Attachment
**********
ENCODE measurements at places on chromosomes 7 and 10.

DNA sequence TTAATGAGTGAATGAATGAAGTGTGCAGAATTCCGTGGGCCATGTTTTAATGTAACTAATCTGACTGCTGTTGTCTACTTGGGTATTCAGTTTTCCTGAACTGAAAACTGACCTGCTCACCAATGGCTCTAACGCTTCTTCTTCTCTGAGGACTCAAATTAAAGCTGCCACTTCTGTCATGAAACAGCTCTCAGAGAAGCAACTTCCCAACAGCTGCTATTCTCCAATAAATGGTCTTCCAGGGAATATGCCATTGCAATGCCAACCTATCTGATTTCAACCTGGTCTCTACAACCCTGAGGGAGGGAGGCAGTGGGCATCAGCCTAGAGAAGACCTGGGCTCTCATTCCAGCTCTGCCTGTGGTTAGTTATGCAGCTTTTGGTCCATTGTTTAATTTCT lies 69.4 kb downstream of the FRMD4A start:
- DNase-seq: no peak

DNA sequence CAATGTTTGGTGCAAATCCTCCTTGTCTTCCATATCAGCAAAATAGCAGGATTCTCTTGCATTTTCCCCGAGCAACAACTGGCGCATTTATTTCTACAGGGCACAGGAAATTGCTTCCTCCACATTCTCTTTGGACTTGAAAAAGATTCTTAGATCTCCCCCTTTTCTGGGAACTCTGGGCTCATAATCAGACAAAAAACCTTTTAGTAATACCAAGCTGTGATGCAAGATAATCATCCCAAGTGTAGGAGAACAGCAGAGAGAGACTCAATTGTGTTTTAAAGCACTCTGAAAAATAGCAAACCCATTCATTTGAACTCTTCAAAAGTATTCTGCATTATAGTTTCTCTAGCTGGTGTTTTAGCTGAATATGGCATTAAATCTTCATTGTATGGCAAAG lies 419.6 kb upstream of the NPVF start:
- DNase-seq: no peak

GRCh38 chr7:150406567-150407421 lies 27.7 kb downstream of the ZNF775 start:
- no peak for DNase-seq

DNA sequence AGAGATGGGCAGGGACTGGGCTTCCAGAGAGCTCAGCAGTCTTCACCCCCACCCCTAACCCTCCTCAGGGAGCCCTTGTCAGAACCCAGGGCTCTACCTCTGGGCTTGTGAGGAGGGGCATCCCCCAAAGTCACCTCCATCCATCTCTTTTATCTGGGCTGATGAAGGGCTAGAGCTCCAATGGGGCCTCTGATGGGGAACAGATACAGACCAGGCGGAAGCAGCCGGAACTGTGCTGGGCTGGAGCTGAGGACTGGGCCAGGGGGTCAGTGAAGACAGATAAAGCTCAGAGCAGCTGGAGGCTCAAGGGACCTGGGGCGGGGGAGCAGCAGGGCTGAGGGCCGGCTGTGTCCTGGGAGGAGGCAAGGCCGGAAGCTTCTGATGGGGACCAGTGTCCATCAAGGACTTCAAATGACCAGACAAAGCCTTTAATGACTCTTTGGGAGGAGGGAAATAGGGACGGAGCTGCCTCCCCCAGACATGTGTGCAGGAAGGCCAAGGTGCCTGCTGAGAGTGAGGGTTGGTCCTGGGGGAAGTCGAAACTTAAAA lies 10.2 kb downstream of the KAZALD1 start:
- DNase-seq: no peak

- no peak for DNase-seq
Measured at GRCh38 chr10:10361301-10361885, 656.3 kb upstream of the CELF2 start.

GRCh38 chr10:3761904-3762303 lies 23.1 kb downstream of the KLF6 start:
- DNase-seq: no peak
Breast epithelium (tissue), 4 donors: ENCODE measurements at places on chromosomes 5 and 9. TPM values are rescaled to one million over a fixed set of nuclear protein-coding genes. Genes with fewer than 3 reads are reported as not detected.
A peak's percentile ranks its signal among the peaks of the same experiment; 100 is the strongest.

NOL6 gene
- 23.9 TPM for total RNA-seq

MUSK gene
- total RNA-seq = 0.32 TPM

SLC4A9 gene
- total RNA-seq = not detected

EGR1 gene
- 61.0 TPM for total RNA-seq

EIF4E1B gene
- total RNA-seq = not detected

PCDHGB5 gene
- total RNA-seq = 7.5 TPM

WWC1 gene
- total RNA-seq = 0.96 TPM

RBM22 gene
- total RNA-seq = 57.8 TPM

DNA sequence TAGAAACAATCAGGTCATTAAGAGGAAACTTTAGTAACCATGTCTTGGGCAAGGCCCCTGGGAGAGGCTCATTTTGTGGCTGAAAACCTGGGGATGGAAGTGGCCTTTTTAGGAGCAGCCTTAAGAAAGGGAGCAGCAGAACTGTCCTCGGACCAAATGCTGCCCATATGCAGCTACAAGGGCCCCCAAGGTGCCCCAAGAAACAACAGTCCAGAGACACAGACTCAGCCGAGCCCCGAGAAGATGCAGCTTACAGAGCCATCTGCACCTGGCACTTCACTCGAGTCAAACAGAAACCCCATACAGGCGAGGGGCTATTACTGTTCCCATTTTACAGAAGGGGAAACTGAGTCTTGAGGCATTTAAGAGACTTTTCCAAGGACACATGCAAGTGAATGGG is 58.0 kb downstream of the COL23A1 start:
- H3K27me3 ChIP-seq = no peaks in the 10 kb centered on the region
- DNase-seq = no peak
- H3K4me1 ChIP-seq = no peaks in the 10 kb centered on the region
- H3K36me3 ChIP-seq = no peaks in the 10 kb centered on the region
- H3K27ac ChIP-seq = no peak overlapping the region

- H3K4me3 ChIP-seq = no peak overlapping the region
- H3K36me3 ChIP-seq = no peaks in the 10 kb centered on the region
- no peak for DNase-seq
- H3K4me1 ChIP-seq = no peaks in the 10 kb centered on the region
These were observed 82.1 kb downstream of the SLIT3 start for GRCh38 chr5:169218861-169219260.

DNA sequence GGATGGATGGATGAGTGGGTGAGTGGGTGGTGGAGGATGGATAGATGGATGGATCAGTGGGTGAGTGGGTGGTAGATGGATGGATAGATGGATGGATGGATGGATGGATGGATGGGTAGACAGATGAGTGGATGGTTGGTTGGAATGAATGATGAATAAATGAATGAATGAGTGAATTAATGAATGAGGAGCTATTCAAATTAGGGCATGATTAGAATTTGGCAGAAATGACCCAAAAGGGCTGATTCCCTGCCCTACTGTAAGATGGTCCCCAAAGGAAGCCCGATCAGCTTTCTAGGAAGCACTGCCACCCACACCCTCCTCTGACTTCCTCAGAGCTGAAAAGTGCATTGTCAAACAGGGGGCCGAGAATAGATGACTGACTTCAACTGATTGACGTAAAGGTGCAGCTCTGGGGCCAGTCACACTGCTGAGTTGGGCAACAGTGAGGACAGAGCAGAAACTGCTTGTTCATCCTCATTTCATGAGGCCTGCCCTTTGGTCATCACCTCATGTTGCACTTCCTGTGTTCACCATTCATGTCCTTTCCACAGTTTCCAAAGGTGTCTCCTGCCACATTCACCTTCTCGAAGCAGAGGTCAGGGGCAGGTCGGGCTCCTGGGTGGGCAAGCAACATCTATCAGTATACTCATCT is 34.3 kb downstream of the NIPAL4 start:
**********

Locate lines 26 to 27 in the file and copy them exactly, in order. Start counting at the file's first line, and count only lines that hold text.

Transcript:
PCDHGB5 gene
- total RNA-seq = 7.5 TPM